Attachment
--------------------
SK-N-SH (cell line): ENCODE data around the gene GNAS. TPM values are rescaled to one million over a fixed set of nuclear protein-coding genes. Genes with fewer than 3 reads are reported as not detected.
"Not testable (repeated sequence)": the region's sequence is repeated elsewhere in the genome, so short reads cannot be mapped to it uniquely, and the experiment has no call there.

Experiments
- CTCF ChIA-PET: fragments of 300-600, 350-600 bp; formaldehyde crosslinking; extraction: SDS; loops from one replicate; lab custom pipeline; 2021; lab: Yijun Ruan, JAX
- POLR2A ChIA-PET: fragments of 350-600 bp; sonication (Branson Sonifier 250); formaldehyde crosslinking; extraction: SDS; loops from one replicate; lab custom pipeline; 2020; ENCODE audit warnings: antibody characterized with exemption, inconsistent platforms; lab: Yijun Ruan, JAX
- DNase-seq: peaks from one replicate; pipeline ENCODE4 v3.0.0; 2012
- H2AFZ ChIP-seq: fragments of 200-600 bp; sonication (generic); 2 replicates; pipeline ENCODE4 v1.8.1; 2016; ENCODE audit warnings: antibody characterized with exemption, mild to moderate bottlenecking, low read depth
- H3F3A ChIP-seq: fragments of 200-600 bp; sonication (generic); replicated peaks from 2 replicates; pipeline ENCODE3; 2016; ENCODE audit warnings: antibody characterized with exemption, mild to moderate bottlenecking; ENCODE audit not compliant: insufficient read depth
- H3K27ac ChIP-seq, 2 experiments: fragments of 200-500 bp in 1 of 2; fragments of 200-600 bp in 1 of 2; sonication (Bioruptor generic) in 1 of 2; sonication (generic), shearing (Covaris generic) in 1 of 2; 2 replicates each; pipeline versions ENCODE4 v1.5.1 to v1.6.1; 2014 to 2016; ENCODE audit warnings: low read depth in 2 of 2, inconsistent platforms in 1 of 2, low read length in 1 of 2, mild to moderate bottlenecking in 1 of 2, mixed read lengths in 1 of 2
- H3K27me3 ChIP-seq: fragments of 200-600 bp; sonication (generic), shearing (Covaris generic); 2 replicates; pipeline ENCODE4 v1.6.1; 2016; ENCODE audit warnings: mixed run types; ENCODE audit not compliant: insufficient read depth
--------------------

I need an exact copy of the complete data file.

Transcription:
SK-N-SH (cell line): ENCODE data around the gene GNAS. TPM values are rescaled to one million over a fixed set of nuclear protein-coding genes. Genes with fewer than 3 reads are reported as not detected.
"Not testable (repeated sequence)": the region's sequence is repeated elsewhere in the genome, so short reads cannot be mapped to it uniquely, and the experiment has no call there.

Experiments
- CTCF ChIA-PET: fragments of 300-600, 350-600 bp; formaldehyde crosslinking; extraction: SDS; loops from one replicate; lab custom pipeline; 2021; lab: Yijun Ruan, JAX
- POLR2A ChIA-PET: fragments of 350-600 bp; sonication (Branson Sonifier 250); formaldehyde crosslinking; extraction: SDS; loops from one replicate; lab custom pipeline; 2020; ENCODE audit warnings: antibody characterized with exemption, inconsistent platforms; lab: Yijun Ruan, JAX
- DNase-seq: peaks from one replicate; pipeline ENCODE4 v3.0.0; 2012
- H2AFZ ChIP-seq: fragments of 200-600 bp; sonication (generic); 2 replicates; pipeline ENCODE4 v1.8.1; 2016; ENCODE audit warnings: antibody characterized with exemption, mild to moderate bottlenecking, low read depth
- H3F3A ChIP-seq: fragments of 200-600 bp; sonication (generic); replicated peaks from 2 replicates; pipeline ENCODE3; 2016; ENCODE audit warnings: antibody characterized with exemption, mild to moderate bottlenecking; ENCODE audit not compliant: insufficient read depth
- H3K27ac ChIP-seq, 2 experiments: fragments of 200-500 bp in 1 of 2; fragments of 200-600 bp in 1 of 2; sonication (Bioruptor generic) in 1 of 2; sonication (generic), shearing (Covaris generic) in 1 of 2; 2 replicates each; pipeline versions ENCODE4 v1.5.1 to v1.6.1; 2014 to 2016; ENCODE audit warnings: low read depth in 2 of 2, inconsistent platforms in 1 of 2, low read length in 1 of 2, mild to moderate bottlenecking in 1 of 2, mixed read lengths in 1 of 2
- H3K27me3 ChIP-seq: fragments of 200-600 bp; sonication (generic), shearing (Covaris generic); 2 replicates; pipeline ENCODE4 v1.6.1; 2016; ENCODE audit warnings: mixed run types; ENCODE audit not compliant: insufficient read depth